Directed propulsion of spherical particles along three dimensional helical trajectories

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Active colloids are a class of microparticles that 'swim' through fluids by breaking the symmetry of the force distribution on their surfaces. Our ability to direct these particles along complex trajectories in three-dimensional (3D) space requires strategies to encode the desired forces and torques at the single particle level. Here, we show that spherical colloids with metal patches of low symmetry self-propel along non-linear 3D trajectories when powered remotely by an alternating current (AC) electric field. In particular, particles with triangular patches of approximate mirror symmetry trace helical paths along the axis of the field. We demonstrate that the speed and shape of the particle's trajectory can be tuned by the applied field strength and the patch geometry. We show that helical motion can enhance particle transport through porous materials with implications for the design of microrobots that can navigate complex environments.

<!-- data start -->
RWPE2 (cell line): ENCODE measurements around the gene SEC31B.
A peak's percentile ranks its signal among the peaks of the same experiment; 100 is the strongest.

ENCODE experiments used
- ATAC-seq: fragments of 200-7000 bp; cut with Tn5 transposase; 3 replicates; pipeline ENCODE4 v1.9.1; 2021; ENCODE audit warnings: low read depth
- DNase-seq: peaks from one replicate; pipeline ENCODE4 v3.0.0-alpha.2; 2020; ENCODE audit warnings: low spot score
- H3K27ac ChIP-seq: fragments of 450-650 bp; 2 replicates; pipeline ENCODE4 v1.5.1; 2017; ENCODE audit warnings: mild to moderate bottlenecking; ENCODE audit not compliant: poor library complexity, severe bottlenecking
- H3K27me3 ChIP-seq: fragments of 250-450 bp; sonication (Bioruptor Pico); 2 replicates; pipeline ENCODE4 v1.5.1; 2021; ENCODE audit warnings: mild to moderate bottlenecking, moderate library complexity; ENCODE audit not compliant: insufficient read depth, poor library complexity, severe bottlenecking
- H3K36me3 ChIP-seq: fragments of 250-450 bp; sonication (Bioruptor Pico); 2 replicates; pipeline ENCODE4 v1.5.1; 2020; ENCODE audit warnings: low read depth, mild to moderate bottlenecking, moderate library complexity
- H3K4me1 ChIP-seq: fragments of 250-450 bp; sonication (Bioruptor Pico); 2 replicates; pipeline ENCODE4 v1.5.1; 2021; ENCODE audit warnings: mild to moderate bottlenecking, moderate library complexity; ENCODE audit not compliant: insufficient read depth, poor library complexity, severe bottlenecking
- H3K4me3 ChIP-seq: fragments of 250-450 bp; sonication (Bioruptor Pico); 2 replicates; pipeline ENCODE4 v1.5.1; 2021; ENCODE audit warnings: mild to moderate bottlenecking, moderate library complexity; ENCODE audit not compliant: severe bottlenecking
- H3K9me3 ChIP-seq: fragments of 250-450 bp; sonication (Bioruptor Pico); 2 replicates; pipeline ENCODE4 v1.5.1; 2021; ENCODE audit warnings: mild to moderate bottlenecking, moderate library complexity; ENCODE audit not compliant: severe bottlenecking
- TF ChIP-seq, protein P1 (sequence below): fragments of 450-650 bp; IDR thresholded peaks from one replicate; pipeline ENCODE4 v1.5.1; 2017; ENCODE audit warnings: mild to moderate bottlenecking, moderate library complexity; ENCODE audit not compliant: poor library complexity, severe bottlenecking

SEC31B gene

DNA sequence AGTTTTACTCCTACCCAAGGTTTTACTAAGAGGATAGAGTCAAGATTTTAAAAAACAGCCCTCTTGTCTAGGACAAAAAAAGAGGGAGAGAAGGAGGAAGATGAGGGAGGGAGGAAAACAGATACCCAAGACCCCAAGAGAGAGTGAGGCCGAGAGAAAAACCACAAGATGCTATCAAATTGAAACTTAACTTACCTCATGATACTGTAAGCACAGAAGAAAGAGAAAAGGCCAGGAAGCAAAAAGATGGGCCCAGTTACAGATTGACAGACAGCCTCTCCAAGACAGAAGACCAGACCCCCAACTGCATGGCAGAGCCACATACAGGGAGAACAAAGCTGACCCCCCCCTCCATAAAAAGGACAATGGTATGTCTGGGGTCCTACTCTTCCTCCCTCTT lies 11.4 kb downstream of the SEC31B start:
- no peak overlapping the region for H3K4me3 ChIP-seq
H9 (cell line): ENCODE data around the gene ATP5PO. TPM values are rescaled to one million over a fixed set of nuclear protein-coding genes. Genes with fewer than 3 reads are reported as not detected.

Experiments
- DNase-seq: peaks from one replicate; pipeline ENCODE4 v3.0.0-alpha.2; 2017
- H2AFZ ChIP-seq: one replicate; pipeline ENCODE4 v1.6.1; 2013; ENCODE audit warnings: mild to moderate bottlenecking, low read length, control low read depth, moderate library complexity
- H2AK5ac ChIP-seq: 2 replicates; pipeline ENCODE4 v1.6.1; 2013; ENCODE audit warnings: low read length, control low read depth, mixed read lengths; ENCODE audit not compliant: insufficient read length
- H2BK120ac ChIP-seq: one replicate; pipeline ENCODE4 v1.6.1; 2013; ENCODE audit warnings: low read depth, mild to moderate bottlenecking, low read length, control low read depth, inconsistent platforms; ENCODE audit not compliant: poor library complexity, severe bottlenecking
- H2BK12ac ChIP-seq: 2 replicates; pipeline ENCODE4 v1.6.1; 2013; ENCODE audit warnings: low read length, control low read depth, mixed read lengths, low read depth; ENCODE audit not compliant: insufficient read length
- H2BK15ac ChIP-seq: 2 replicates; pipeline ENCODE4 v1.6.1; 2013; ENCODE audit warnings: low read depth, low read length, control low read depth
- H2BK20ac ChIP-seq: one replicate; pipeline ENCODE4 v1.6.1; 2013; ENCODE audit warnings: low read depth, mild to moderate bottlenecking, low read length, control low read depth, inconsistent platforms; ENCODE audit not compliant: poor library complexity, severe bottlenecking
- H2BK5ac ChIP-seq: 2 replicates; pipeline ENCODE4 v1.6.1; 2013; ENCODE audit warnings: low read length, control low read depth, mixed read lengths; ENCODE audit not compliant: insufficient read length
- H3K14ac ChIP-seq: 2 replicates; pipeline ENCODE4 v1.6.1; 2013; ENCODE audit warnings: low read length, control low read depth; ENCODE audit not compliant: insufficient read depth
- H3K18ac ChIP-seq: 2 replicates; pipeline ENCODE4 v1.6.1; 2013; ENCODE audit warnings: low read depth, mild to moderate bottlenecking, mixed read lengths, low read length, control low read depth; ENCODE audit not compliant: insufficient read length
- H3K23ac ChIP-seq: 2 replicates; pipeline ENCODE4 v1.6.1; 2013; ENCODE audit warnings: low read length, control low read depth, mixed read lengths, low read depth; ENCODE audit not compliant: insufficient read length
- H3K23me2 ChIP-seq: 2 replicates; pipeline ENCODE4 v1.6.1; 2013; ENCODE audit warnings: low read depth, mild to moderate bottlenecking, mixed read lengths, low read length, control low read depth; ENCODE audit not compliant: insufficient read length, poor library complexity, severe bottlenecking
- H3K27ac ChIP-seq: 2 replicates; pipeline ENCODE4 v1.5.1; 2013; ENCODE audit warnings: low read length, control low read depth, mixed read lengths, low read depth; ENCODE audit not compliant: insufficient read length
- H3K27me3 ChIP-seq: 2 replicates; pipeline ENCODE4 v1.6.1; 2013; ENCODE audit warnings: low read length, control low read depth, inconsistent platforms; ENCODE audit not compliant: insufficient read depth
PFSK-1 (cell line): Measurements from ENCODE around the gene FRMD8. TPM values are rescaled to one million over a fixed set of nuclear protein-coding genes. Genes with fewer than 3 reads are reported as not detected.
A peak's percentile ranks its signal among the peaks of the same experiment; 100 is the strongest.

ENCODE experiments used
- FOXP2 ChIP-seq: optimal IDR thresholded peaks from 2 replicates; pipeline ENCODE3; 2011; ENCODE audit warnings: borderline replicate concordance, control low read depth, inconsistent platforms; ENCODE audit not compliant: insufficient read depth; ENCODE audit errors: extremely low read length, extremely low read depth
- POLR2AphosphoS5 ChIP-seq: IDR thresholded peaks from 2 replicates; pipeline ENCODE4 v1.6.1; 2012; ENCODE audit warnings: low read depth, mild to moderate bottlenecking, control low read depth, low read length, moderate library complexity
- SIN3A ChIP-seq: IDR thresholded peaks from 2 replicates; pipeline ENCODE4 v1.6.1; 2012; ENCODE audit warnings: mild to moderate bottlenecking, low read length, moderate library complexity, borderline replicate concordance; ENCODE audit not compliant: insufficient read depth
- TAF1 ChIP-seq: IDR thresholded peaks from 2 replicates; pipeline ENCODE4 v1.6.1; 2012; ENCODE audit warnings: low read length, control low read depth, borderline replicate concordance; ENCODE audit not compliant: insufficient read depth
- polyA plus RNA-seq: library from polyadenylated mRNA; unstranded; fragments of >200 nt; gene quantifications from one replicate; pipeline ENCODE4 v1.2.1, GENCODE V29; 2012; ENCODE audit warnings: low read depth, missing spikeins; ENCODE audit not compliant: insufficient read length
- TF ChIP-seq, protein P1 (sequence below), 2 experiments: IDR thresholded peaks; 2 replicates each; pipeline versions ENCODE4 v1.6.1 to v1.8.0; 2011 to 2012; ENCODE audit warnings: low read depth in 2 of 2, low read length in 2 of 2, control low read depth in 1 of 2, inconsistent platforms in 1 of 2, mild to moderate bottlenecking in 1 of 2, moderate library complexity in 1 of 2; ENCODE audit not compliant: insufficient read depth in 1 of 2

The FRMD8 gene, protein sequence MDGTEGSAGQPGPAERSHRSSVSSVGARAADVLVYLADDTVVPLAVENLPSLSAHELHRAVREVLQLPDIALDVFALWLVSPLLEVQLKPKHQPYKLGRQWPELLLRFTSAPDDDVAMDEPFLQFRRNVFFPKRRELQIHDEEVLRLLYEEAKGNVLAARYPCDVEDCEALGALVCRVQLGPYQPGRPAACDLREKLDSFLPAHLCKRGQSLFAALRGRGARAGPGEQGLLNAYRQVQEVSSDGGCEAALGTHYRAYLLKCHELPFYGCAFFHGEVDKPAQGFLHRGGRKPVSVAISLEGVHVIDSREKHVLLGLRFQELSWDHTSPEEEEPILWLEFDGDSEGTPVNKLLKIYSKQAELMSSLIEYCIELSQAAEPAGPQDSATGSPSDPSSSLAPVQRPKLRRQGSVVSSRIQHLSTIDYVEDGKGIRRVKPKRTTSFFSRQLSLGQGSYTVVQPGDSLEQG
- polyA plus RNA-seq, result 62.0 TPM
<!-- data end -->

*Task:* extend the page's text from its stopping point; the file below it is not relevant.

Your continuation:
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Nature communications

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